Open the floodgates

Since getting back from Kansas City last week I’ve been a little stuck with my writing.

What does that mean?

Exhibit A: I started three separate short stories this week, but I couldn’t get past the fifth paragraph on any of them. Each one had interesting characters and unusual settings, but they all lacked one important thing: a plot. I would get sucked into the mood and overall idea of the piece and then realize I had no idea where it was going.

Exhibit B: the first draft of my current novel, PROJECT AWESOME, has been trucking along pretty well until very recently. Lately, though, instead of moving forward I’ve been going back over what I’ve written, tweaking and revising and…stopping dead anytime I get near the blank pages at the end of the document. The problem? I’ve reach the point in my outline that simply reads: “stuff happens to make Julia question her choices”.

Stuff happens.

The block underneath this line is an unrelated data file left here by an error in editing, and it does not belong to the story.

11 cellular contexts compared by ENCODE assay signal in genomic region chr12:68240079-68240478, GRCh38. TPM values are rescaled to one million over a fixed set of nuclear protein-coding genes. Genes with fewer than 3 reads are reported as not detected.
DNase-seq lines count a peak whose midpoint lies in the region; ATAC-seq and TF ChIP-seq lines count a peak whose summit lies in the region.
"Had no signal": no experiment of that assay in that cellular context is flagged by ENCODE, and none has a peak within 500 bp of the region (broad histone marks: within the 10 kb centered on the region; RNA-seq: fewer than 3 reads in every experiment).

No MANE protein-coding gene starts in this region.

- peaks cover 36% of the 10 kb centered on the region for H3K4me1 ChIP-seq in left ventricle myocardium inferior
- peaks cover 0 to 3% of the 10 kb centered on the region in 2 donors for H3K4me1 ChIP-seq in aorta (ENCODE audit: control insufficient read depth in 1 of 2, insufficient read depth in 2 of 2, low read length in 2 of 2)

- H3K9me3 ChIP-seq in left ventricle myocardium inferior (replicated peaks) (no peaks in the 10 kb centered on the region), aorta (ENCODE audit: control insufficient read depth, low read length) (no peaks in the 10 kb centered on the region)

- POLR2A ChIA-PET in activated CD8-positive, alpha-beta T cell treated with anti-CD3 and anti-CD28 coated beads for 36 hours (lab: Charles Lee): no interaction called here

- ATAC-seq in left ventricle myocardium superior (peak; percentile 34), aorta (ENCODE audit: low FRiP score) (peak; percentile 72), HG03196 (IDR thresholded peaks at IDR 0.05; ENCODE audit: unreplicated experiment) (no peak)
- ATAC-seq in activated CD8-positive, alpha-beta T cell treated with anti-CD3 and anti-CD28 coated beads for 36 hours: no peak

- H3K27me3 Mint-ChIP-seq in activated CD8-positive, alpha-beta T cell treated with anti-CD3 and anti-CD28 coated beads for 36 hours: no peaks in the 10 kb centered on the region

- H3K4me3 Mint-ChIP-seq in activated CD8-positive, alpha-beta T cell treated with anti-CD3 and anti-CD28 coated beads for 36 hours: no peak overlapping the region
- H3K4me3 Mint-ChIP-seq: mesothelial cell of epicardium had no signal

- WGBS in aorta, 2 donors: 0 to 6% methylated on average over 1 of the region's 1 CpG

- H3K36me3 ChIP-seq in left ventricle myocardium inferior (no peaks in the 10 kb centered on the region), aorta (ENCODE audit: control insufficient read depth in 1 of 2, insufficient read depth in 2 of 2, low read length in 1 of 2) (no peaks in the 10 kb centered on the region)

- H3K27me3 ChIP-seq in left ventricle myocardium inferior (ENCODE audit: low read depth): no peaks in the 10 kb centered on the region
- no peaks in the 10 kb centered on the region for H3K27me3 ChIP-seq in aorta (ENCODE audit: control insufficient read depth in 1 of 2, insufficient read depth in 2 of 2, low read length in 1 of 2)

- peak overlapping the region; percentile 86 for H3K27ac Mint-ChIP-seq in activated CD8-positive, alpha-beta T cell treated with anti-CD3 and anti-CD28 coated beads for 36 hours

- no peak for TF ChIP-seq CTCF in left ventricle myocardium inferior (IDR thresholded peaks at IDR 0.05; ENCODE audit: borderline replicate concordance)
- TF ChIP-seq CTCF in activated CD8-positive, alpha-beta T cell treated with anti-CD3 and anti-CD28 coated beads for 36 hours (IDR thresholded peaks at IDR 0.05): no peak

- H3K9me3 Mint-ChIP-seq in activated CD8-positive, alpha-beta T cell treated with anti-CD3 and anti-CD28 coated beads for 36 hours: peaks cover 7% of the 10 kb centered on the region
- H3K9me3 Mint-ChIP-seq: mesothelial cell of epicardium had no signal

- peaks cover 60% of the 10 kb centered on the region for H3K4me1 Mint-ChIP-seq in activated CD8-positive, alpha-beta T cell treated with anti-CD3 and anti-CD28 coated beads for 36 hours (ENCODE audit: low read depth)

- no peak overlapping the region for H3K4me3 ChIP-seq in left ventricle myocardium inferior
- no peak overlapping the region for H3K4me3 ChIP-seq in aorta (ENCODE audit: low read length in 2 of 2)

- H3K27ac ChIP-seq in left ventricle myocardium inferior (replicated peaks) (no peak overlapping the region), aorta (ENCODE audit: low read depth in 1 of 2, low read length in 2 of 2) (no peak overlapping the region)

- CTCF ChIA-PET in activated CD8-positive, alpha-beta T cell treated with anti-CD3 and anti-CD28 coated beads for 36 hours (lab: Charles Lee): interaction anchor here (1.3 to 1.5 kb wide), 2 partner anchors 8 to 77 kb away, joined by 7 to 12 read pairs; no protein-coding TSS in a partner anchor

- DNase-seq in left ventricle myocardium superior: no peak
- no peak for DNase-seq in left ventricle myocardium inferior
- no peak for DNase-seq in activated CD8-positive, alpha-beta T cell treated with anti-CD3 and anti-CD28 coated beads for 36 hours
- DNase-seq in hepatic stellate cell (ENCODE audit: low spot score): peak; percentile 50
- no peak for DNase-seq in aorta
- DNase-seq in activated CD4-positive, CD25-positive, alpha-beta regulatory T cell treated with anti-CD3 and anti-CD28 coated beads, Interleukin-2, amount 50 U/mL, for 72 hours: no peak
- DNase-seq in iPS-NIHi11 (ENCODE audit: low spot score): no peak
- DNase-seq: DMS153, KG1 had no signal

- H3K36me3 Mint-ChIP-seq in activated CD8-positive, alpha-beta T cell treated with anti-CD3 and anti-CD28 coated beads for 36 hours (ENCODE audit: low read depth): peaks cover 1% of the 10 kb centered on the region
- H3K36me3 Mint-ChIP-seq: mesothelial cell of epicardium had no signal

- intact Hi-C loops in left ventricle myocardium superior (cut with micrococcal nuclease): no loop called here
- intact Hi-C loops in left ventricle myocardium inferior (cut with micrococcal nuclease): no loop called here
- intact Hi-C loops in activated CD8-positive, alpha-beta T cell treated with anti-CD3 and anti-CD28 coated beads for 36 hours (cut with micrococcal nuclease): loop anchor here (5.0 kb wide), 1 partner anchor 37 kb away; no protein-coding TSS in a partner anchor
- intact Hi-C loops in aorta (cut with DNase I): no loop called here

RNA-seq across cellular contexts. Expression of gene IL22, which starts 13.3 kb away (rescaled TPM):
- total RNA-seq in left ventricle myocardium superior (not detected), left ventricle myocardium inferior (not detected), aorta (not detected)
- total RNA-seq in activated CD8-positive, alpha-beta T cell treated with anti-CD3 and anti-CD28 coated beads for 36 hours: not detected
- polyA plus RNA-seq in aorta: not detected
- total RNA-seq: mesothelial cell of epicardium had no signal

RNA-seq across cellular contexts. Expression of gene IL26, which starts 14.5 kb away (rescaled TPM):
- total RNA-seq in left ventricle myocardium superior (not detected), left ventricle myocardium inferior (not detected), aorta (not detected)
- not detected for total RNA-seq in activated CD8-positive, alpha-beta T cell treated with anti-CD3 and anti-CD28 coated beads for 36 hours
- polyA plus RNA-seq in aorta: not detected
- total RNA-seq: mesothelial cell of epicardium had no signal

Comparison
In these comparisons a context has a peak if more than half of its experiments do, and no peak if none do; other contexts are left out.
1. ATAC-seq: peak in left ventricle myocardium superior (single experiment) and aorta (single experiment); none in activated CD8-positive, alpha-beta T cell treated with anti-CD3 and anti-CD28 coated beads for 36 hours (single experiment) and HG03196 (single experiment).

Yeah. The devil’s in the details, isn’t it?

Basically, the problem I’m having with the short stories is the same problem I’ve been having with the novel. I need to back away from the page and sit down and figure out what the hell happens next.

I finally managed to do just that for the novel this morning. And guess what I did this afternoon? Spewed out the subsequent two chapters as if it were nothing. Boom. Floodgates open and the drafting proceeds.

I love outlines. Until I hate them, that is.

The lesson I’m choosing to take from this (though I’m sure there are many)? Maybe I should start outlining my short stories.

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